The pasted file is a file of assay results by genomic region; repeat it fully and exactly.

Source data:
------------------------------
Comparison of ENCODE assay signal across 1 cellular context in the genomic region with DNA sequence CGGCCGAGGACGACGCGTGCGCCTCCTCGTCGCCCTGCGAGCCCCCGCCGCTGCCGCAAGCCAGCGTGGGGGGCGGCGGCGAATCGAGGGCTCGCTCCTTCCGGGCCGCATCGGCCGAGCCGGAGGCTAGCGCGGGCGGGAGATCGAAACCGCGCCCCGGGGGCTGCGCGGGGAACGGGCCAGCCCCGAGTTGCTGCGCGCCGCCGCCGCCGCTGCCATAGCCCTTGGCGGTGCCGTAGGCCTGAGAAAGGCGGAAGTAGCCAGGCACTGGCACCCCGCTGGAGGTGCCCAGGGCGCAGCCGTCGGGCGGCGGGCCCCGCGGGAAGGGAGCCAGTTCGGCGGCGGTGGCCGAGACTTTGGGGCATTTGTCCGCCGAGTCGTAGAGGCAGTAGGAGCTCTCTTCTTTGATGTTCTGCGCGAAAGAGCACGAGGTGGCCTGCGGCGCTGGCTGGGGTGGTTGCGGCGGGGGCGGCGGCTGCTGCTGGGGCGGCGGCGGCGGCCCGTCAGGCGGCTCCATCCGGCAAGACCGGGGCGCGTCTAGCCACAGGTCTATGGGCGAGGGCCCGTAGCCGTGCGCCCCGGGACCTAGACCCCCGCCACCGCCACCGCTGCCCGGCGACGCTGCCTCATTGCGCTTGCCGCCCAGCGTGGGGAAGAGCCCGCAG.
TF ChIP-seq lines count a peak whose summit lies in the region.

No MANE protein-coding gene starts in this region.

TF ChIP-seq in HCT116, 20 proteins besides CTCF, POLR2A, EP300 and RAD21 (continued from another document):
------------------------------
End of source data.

Comparison of ENCODE assay signal across 1 cellular context in the genomic region with DNA sequence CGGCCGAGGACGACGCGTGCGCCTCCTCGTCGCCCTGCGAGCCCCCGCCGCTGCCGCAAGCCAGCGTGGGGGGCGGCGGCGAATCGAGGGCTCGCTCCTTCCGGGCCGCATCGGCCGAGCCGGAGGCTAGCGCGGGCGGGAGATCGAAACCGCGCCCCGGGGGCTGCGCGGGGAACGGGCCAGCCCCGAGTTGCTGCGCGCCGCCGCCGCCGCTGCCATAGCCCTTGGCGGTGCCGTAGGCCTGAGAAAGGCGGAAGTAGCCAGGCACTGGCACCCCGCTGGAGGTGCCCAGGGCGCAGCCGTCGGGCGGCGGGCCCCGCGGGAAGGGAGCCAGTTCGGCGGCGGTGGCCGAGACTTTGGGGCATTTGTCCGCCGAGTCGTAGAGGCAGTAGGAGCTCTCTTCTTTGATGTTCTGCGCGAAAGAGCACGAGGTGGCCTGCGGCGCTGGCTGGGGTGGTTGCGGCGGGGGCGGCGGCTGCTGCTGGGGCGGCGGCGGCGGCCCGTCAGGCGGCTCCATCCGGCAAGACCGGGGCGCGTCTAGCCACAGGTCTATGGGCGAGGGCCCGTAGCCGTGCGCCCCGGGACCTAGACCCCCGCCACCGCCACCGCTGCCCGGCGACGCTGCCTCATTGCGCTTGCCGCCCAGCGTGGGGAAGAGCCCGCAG.
TF ChIP-seq lines count a peak whose summit lies in the region.

No MANE protein-coding gene starts in this region.

TF ChIP-seq in HCT116, 20 proteins besides CTCF, POLR2A, EP300 and RAD21 (continued from another document):